Henry West was a saddler—making saddles, harnesses, and bridles. [26] He would have been apprenticed to learn this trade before he started his own business in Salem. Was this apprenticeship in England? Was Henry West apprenticed in the Massachusetts Bay Colony? Was his father a saddler?

Henry West and Thomas West both named their first sons “Samuel.” Is this a clue, or is it coincidence?

For some reason Henry and Thomas West eluded Salem court records and town records up until 1658. Fortunately, there is more information about the brothers, including the names of some of their descendants.

Next: More about Henry West (1629-1703) of Salem

References and Additional Notes
1. West Family Group #5 results are at http://web.utk.edu/~corn/westdna/west5.htm#FG5.
2. Harry Irwin West, Jr., 1997: Descendants of Henry West (1629-1703) of Salem, Massachusetts with Some Collateral Lines of Interest. Anundsen Publishing Co., Decorah, Iowa, 256 pages. Available on digital loan from http://oclc.org/en-US/home.html.
3. Don Johnston, editor, 2004: “Harry Irwin West,” Newsline, Public Affairs Office, Lawrence Livermore National Laboratory, July 30, 2004, p. 2.
4. Essex Will Probate No. 29341; West, p. 18.
5. Thomas West died in 1720. His tombstone at Bradford Burial Ground, Bradford, Massachusetts reads: “Here lyes buried the body of Mr. Thomas West who died December ye 23 1720 & in the 90th Year of his age.” This means he was 89 years old, which is his 90th year since birth. Photograph at: http://bradfordburialground.com/thomas_west_site_584.htm.
6. James Savage, 1860, A Genealogical Dictionary of the First Settlers of New England Showing Three Generations of Those Who Came Before May, 1692. Volume IV, Boston, Massachusetts, p. 488.
7. The three Thomas Wests in Essex County, MA, were: (1) Thomas West, b. circa 1600; (2) Thomas West, b. 1630/1631; and, (3) Thomas West (b. about 1740), son of John West. The three John Wests were: (1) John West, b. 1615; (2) John West, b. 1661, son of Twiford West; and (3) John West, b. 1667, son of Thomas West (b. 1630/1631). Only Thomas West (b. 1630/1631) and his son John West (b. 1667) are known to be part of West DNA Family Group #5.
8. George Francis Dow, editor, 1911: Records and Files of the Quarterly Courts of Essex County, Volume 7. Essex Institute, Salem, Massachusetts, p. 56. Also referenced as “EIQC,” with volume number, and page number. EIQC:7:56. West, p. 5. The dating of 10:4:1678, most likely refers to the 10th day of the 4th month in 1678. The fourth month in the Julian calendar was June.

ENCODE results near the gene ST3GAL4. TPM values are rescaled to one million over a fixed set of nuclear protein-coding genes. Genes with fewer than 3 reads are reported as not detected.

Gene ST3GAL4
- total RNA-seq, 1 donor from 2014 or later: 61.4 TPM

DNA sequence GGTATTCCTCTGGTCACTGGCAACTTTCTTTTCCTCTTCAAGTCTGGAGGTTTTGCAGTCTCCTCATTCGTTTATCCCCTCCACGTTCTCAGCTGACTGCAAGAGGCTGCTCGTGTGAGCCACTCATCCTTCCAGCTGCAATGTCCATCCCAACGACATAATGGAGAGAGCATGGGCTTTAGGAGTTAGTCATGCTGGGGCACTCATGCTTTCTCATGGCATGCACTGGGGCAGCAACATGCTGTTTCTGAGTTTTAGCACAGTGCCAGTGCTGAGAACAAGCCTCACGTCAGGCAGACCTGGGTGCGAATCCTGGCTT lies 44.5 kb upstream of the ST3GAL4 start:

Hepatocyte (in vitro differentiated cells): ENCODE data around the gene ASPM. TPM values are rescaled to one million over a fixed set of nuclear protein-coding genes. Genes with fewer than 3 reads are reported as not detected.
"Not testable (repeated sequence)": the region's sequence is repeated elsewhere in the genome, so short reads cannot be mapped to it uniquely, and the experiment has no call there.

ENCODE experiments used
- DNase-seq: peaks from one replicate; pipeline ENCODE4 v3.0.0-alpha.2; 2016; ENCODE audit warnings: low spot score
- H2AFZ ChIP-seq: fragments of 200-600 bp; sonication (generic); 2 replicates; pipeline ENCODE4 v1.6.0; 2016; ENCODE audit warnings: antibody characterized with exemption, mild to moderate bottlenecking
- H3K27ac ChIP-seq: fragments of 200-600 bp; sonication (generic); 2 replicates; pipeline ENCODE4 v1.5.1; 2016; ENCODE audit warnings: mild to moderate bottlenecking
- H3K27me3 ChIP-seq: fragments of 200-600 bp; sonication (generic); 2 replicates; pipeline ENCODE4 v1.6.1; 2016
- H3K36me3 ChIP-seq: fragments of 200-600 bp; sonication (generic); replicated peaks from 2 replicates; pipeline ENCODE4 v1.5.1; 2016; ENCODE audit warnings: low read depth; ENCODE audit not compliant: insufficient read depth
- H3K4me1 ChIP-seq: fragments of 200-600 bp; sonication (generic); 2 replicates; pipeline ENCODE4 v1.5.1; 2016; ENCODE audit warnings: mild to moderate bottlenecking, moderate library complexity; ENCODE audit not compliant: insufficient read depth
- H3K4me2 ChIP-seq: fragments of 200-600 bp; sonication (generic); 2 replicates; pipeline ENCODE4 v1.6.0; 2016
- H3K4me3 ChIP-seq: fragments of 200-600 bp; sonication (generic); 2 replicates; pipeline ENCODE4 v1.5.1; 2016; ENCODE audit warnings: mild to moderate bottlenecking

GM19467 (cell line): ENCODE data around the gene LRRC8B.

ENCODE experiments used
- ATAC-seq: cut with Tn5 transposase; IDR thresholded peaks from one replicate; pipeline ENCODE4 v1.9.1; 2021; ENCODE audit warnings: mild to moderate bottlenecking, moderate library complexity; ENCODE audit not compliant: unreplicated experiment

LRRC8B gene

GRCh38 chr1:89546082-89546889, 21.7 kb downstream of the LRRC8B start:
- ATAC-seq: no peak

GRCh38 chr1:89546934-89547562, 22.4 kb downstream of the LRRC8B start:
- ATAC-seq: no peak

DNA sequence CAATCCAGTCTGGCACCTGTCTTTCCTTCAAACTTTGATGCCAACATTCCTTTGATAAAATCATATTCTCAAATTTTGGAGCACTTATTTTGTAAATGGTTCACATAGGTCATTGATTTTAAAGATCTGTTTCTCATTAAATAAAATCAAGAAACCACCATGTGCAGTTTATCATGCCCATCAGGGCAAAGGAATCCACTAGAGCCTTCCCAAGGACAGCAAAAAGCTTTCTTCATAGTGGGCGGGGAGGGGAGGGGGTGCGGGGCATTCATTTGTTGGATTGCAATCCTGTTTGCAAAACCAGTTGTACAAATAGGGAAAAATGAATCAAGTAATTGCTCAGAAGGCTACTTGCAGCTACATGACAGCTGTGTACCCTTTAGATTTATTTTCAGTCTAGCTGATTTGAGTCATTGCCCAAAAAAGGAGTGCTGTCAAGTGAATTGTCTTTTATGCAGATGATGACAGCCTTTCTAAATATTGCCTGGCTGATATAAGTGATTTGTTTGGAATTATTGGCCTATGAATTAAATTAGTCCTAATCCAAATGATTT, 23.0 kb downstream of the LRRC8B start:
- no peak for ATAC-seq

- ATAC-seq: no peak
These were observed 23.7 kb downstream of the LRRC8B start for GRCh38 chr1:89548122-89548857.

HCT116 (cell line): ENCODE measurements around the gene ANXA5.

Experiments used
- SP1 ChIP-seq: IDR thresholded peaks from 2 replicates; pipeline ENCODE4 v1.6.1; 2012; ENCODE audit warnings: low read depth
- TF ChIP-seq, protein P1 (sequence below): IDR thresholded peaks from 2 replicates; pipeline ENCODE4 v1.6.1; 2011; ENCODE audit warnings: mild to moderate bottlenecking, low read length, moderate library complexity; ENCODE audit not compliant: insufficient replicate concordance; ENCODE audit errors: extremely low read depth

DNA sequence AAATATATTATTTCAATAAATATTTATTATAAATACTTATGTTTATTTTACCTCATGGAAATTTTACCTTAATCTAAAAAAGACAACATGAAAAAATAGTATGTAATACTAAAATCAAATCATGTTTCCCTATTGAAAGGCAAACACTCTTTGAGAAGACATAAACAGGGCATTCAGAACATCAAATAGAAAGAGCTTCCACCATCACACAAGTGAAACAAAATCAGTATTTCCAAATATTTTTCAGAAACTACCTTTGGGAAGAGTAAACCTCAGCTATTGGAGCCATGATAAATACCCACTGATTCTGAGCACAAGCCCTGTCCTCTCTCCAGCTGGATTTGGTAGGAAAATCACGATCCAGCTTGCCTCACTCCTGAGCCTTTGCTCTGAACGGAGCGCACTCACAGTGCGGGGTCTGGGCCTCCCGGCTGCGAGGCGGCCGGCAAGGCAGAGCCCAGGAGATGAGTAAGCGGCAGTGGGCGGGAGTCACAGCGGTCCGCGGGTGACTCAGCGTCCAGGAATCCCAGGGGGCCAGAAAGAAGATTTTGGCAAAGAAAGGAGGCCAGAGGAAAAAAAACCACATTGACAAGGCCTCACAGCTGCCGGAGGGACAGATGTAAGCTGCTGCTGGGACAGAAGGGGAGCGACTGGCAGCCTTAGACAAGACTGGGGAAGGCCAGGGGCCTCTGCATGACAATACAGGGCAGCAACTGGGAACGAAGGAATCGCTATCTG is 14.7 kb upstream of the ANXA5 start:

9. EIQC:9:473. West, p. 5.
10. According to the Julian calendar, the first month was March, and the tenth month was December. The eleventh and twelfth months of a year were January and February. We do not know the month of Thomas West’s birth. However, we know that it is later than December. He was 89 years old in December, and there are two months left in 1630 (Julian). Today, January and February would start a new year, so the date would be 1631 (Gregorian). His birth year is cited as 1630/1631. Some people of the time thought the calendar change from Julian to Gregorian was the work of the devil. Some genealogists, struggling with Julian v Gregorian calendar variations, would agree.
11. William Richard Cutter, 1908: Genealogical and Personal Memoirs Relating to the Families of Boston and Eastern Massachusetts. Volume I. Lewis Historical Publishing Company, New York, p. 559.
12. West, p. 8.
13. The Essex Institute, 1868: Town Records of Salem, Massachusetts, Volume I, 1634-1659. Salem, Massachusetts, p. 200 and 220. The Salem town records note on 11:3:1657, “Granted to Thomas Robins the thirtie Acres formerlie graunted to his predesesor Thomas West.” [23] The thirty acres were the original 20 from the Phillips Company venture that Thomas West (b. ca 1600s) joined, plus the 10 acres granted in 1642—probably land nearby. The land was still described as Thomas West’s land in 1658 but in the possession of Thomas Robins. This Thomas West, b. ca 1600s, cannot be linked to FG#5 (as of February 2014).
14.  Topsfield Historical Society, 1906: Vital Records of Beverly, Massachusetts to the End of the Year, 1849, Topsfield, Massachusetts, p. 598 and various other pages.
15. West, p. 8. He cites the following references, which I verified              to determine if there was any FG#5 link to this Bellingham/West family. I concluded that at this time (February 2014) there is no probable connection.